Inside Media: Hunt for the Unabomber
Guests: David Johnston, Terry Turchie and Kathleen Puckett
Covering the "Unabom" investigation, particularly in the final years, had a certain intensity that matched the investigation itself, according to New York Times reporter David Johnston.
"You knew it was a diabolical mad genius behind this," said Johnston, who wrote about the case and the Unabomber's capture in 1996. "You also felt the urgency on the FBI's side to try to solve this case," he said. "It had all the ingredients of a great thriller unfolding as you were writing about it."
Kathleen Puckett, a special agent in the task force, described her role as a behavioral psychologist giving insight into the killer's mind and behavior.
"It's not a scientific process," she said. "It's an investigative and a very painstaking process. People are not completely predictable, so it was a very challenging case."
Terry Turchie, the FBI agent who supervised the Unabom federal task force in its last several years, said the investigation included a media strategy of getting information to the public to help solve the case.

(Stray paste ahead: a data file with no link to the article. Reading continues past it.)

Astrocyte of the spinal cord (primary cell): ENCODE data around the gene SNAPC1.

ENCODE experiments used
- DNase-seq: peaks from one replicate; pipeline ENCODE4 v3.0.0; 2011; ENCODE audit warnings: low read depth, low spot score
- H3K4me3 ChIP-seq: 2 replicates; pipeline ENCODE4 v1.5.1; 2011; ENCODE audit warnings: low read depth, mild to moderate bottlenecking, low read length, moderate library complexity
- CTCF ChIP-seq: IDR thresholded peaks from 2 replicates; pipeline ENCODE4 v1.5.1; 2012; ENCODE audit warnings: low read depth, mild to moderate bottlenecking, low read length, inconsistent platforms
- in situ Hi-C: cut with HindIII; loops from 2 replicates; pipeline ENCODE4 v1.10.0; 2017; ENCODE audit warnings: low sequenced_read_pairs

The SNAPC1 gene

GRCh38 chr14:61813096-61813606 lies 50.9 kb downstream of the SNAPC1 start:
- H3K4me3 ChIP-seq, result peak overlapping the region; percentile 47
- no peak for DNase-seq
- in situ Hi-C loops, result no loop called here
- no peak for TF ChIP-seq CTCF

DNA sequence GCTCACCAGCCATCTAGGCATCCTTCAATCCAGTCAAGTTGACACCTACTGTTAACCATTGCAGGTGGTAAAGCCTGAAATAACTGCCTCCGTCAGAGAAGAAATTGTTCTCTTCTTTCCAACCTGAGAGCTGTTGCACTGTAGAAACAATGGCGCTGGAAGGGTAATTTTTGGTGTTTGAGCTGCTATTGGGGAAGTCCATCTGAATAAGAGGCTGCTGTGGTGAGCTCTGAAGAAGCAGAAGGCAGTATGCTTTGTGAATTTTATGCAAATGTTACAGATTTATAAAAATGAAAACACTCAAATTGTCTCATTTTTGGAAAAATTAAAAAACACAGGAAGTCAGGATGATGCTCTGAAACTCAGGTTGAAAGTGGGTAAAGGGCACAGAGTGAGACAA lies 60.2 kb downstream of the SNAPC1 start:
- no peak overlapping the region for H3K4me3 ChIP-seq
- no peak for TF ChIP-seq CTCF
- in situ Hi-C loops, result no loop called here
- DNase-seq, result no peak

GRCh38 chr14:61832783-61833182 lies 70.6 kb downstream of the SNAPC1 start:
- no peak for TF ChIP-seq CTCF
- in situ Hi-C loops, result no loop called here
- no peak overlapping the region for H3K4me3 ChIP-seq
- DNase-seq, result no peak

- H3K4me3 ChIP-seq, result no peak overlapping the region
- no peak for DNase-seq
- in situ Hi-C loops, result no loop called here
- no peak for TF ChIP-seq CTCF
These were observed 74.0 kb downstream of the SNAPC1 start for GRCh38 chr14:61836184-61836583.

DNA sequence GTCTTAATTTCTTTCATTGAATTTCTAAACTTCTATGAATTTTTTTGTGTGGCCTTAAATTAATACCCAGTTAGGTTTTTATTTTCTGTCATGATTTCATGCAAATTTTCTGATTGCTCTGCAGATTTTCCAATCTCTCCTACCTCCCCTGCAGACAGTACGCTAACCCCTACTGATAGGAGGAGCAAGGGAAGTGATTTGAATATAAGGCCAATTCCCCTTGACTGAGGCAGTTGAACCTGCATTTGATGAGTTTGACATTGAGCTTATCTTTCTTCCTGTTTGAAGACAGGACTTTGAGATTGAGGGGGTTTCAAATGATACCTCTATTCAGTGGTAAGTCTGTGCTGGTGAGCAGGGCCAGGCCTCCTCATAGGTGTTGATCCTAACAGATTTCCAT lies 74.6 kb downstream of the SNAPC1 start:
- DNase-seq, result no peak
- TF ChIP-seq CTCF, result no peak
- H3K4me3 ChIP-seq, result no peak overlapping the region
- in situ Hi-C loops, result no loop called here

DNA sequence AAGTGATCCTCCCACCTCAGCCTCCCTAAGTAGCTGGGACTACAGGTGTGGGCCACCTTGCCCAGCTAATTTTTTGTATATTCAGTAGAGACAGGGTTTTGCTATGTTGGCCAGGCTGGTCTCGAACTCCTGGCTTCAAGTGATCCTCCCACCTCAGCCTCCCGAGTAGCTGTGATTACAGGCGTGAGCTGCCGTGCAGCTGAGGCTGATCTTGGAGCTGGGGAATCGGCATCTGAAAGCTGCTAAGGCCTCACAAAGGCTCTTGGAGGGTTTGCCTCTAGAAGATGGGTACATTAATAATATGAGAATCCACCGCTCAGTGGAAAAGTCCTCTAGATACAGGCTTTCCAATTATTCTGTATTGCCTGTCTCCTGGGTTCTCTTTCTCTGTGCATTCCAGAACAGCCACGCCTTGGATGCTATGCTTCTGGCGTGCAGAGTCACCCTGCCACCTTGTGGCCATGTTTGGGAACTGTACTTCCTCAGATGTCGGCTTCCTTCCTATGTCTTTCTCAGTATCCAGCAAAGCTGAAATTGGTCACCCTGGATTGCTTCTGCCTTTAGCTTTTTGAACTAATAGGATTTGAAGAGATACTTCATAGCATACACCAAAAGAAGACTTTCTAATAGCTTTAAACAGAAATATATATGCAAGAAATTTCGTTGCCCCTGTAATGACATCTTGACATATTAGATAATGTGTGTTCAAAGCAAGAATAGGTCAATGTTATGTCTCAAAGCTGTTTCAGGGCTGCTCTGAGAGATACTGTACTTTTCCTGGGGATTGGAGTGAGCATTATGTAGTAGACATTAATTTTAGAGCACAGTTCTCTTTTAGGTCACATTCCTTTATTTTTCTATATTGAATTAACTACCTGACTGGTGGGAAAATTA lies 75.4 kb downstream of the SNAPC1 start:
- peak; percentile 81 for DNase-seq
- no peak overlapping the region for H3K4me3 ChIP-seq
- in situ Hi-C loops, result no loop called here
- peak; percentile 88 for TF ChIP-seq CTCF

The media's biggest role came when the publishers and executive editors of The New York Times and The Washington Post met with case agents and FBI director Louis Freeh. The newspapers agreed to jointly pay for the Post to print a 35,000-word manifesto that the Unabomber demanded they publish.
After reading the manifesto in the Post in September 1995, David Kaczynski notified authorities that he thought his brother might be involved. By April 1996, Theodore Kaczynski was in federal custody. He later pleaded guilty to the bombings.
"One of the proudest moments of our careers … was actually that meeting with The New York Times and The Washington Post," Turchie said. "It just changed my whole idea about how important the cooperation between law enforcement and the media is."
"Inside Media," produced by the Newseum, is open to the public. Seating is on a space-available basis.